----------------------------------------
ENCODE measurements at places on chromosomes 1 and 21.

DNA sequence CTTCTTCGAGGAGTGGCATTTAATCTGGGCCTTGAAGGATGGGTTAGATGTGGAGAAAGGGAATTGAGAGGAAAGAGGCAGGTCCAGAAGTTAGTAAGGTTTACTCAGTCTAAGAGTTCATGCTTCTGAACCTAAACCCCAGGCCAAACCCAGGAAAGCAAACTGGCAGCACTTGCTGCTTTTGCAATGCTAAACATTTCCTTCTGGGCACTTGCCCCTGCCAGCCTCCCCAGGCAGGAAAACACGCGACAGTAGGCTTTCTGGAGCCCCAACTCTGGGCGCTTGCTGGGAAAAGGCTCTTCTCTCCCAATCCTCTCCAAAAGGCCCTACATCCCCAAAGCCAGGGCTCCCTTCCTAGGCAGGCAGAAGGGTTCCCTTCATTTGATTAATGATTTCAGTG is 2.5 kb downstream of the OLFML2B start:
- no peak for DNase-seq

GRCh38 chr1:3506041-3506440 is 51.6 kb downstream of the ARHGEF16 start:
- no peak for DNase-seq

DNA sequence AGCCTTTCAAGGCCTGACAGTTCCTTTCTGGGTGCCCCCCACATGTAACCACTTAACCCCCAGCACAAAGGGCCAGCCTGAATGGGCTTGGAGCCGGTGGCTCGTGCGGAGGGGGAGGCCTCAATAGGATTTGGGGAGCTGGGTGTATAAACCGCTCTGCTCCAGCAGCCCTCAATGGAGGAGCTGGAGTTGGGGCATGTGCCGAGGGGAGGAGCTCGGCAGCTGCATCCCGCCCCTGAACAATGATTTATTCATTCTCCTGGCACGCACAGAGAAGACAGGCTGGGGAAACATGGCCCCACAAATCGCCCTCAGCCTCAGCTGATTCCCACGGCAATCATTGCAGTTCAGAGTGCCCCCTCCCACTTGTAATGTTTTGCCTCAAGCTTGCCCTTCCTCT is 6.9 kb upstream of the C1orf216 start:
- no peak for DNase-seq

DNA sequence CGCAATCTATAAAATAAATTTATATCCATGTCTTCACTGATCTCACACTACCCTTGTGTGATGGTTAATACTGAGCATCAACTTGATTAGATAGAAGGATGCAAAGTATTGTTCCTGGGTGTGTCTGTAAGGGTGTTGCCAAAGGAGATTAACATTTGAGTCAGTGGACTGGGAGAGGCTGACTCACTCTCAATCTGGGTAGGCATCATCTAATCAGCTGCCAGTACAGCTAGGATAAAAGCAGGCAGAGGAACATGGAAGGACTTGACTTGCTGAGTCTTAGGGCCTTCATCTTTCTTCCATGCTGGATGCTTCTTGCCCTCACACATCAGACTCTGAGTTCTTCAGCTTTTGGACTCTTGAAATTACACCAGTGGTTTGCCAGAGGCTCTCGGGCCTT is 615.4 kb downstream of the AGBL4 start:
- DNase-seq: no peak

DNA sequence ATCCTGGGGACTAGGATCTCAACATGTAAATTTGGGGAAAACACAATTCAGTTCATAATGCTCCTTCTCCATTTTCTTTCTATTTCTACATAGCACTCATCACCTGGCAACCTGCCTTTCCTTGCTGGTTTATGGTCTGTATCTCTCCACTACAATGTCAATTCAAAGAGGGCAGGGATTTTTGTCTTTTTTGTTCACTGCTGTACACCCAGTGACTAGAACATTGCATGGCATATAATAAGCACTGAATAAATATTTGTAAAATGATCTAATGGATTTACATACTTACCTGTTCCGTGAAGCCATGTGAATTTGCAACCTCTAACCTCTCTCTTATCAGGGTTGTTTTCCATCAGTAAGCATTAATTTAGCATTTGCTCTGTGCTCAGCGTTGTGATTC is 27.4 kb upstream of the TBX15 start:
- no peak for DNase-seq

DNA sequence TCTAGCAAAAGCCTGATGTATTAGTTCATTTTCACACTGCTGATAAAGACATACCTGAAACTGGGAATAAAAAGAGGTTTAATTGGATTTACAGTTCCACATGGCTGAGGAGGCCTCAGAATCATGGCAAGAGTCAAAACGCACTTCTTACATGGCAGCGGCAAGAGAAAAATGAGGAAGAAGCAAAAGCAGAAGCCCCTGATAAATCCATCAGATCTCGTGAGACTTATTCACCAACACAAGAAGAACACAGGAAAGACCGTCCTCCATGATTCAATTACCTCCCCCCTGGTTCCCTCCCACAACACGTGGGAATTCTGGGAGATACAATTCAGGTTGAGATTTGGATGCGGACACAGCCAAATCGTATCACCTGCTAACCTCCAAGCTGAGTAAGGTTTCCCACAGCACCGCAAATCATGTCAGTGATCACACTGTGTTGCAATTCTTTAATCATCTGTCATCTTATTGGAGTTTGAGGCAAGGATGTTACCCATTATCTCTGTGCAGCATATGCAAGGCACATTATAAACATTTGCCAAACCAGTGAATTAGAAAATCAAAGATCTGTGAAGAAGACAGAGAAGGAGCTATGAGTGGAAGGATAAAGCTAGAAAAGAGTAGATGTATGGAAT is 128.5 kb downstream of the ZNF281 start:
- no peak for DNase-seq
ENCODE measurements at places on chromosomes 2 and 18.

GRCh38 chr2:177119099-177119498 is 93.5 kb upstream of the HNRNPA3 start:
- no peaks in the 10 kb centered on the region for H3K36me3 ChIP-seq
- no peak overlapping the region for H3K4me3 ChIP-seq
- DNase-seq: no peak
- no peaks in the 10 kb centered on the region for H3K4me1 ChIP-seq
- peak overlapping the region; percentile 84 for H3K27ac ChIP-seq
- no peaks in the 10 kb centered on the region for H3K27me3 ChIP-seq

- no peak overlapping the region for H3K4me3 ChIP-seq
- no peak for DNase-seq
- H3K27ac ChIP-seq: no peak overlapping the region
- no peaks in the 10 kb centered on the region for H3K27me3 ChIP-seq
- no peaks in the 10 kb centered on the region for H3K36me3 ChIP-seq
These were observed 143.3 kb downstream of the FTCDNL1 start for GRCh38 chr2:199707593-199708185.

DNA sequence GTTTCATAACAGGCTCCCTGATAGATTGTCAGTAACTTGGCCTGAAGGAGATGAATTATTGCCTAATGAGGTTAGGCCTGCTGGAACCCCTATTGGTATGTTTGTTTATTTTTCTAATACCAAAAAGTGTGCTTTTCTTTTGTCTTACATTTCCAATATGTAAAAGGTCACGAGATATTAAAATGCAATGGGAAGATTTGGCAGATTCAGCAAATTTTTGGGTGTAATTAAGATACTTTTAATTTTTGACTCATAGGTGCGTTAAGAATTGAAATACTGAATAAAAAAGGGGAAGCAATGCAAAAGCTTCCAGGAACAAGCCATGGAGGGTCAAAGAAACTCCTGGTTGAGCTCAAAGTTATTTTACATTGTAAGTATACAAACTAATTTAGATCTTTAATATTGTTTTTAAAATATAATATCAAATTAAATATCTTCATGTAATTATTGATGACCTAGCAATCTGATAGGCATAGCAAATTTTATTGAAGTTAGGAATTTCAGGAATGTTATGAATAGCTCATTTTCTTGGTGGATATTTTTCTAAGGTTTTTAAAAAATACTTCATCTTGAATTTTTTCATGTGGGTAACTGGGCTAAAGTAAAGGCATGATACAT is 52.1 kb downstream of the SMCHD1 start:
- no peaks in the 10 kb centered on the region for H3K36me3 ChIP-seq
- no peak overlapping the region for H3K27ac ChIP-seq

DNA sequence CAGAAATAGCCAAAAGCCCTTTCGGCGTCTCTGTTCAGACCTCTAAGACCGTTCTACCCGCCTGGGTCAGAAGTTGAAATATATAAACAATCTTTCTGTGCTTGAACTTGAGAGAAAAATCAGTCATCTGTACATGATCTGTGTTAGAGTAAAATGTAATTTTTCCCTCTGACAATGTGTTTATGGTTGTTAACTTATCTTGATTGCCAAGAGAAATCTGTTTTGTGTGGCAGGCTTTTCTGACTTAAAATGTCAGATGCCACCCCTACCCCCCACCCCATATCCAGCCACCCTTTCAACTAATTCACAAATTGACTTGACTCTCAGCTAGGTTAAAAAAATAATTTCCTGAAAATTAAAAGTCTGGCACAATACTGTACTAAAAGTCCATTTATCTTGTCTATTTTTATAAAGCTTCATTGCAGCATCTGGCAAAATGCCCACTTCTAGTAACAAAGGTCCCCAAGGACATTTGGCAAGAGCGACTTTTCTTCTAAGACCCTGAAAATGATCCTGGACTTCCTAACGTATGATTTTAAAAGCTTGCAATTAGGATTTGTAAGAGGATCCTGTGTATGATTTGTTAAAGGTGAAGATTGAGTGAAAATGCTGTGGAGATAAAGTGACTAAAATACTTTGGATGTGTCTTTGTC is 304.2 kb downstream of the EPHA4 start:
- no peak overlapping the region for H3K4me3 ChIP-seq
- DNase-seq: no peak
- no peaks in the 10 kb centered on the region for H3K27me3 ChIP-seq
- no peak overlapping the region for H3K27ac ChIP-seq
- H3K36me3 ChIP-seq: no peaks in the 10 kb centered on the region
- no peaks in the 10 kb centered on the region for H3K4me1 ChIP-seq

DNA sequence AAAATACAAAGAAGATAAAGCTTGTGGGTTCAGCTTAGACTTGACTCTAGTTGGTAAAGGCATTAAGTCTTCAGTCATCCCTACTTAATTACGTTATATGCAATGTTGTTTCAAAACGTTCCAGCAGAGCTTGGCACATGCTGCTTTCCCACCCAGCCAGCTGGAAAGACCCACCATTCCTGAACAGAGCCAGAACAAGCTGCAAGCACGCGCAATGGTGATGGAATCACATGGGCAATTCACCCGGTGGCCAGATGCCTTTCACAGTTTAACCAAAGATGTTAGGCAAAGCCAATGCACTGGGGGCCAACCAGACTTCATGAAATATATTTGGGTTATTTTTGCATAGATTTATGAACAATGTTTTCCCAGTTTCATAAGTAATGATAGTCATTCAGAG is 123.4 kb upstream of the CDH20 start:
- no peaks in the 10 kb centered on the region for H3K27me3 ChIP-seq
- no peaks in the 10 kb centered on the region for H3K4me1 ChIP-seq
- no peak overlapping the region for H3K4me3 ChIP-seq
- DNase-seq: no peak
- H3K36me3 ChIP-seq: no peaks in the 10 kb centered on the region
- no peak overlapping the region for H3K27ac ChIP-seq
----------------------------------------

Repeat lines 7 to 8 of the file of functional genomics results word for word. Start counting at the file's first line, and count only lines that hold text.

- no peak for DNase-seq

DNA sequence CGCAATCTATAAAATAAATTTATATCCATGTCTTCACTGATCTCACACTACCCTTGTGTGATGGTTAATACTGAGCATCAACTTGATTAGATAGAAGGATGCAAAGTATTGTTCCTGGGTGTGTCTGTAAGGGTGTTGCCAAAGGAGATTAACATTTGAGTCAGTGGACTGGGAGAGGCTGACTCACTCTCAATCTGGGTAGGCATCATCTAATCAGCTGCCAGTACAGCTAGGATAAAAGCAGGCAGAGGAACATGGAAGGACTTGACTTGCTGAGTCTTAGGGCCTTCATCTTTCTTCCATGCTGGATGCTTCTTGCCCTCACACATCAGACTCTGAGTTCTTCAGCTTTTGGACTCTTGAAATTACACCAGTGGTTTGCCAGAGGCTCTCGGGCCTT is 615.4 kb downstream of the AGBL4 start: